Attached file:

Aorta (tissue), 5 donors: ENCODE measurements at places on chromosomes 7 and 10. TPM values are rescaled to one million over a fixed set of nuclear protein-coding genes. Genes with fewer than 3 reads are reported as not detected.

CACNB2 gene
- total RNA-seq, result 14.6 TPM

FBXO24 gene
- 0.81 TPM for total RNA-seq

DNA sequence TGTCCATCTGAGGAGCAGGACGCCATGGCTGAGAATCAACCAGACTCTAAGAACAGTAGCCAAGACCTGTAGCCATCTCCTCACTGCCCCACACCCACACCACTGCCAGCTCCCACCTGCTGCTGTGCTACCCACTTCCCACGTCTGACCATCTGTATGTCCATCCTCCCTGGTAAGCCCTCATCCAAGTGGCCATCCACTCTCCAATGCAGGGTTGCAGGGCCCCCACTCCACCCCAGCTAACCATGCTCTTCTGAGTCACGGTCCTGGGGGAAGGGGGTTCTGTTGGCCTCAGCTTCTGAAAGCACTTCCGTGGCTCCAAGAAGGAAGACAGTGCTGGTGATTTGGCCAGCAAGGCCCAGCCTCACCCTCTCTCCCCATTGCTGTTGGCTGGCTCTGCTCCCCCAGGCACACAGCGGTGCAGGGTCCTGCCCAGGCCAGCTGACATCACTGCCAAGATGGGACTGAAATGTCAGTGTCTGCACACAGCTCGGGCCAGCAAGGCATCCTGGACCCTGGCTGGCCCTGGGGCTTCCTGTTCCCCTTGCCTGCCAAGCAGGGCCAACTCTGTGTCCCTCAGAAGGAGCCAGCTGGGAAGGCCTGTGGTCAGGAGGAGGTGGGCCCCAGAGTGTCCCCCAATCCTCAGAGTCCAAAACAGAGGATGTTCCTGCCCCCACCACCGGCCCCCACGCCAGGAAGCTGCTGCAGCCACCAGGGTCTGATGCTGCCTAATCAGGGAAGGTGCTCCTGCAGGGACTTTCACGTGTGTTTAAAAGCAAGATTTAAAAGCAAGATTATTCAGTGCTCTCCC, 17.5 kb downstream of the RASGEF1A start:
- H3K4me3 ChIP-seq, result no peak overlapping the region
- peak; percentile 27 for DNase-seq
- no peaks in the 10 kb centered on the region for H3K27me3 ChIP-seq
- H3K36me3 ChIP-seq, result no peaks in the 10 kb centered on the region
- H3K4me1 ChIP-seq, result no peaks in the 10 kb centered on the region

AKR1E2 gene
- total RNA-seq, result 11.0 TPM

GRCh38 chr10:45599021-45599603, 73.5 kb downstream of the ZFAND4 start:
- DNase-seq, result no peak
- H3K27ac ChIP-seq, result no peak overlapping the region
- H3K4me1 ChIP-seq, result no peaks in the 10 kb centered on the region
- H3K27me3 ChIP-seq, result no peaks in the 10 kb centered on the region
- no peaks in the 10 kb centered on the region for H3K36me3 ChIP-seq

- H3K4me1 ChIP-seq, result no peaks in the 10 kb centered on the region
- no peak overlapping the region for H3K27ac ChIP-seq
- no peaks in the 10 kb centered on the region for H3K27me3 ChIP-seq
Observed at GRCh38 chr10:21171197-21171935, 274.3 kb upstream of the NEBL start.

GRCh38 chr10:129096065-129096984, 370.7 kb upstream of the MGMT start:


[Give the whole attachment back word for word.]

Aorta (tissue), 5 donors: ENCODE measurements at places on chromosomes 7 and 10. TPM values are rescaled to one million over a fixed set of nuclear protein-coding genes. Genes with fewer than 3 reads are reported as not detected.

CACNB2 gene
- total RNA-seq, result 14.6 TPM

FBXO24 gene
- 0.81 TPM for total RNA-seq

DNA sequence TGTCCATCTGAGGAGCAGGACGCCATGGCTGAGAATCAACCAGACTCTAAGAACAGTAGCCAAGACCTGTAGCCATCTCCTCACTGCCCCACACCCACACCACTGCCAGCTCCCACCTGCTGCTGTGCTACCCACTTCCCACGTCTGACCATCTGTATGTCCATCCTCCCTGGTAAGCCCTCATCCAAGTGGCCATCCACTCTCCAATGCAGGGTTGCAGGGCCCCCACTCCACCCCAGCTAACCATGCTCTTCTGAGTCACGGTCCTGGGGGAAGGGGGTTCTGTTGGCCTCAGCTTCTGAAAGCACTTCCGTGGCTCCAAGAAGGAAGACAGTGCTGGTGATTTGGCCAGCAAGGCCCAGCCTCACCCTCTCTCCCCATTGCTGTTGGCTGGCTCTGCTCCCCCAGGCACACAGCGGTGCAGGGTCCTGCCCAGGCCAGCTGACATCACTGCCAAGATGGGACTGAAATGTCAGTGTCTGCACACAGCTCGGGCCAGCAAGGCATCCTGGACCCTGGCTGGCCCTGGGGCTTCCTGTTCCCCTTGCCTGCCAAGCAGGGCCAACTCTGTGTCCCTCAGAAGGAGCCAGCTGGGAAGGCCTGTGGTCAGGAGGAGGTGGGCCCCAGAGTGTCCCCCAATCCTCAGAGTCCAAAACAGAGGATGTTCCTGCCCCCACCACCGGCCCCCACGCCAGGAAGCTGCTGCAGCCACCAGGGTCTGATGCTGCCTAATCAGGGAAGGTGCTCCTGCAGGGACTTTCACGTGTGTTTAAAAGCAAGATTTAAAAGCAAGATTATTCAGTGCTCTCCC, 17.5 kb downstream of the RASGEF1A start:
- H3K4me3 ChIP-seq, result no peak overlapping the region
- peak; percentile 27 for DNase-seq
- no peaks in the 10 kb centered on the region for H3K27me3 ChIP-seq
- H3K36me3 ChIP-seq, result no peaks in the 10 kb centered on the region
- H3K4me1 ChIP-seq, result no peaks in the 10 kb centered on the region

AKR1E2 gene
- total RNA-seq, result 11.0 TPM

GRCh38 chr10:45599021-45599603, 73.5 kb downstream of the ZFAND4 start:
- DNase-seq, result no peak
- H3K27ac ChIP-seq, result no peak overlapping the region
- H3K4me1 ChIP-seq, result no peaks in the 10 kb centered on the region
- H3K27me3 ChIP-seq, result no peaks in the 10 kb centered on the region
- no peaks in the 10 kb centered on the region for H3K36me3 ChIP-seq

- H3K4me1 ChIP-seq, result no peaks in the 10 kb centered on the region
- no peak overlapping the region for H3K27ac ChIP-seq
- no peaks in the 10 kb centered on the region for H3K27me3 ChIP-seq
Observed at GRCh38 chr10:21171197-21171935, 274.3 kb upstream of the NEBL start.

GRCh38 chr10:129096065-129096984, 370.7 kb upstream of the MGMT start: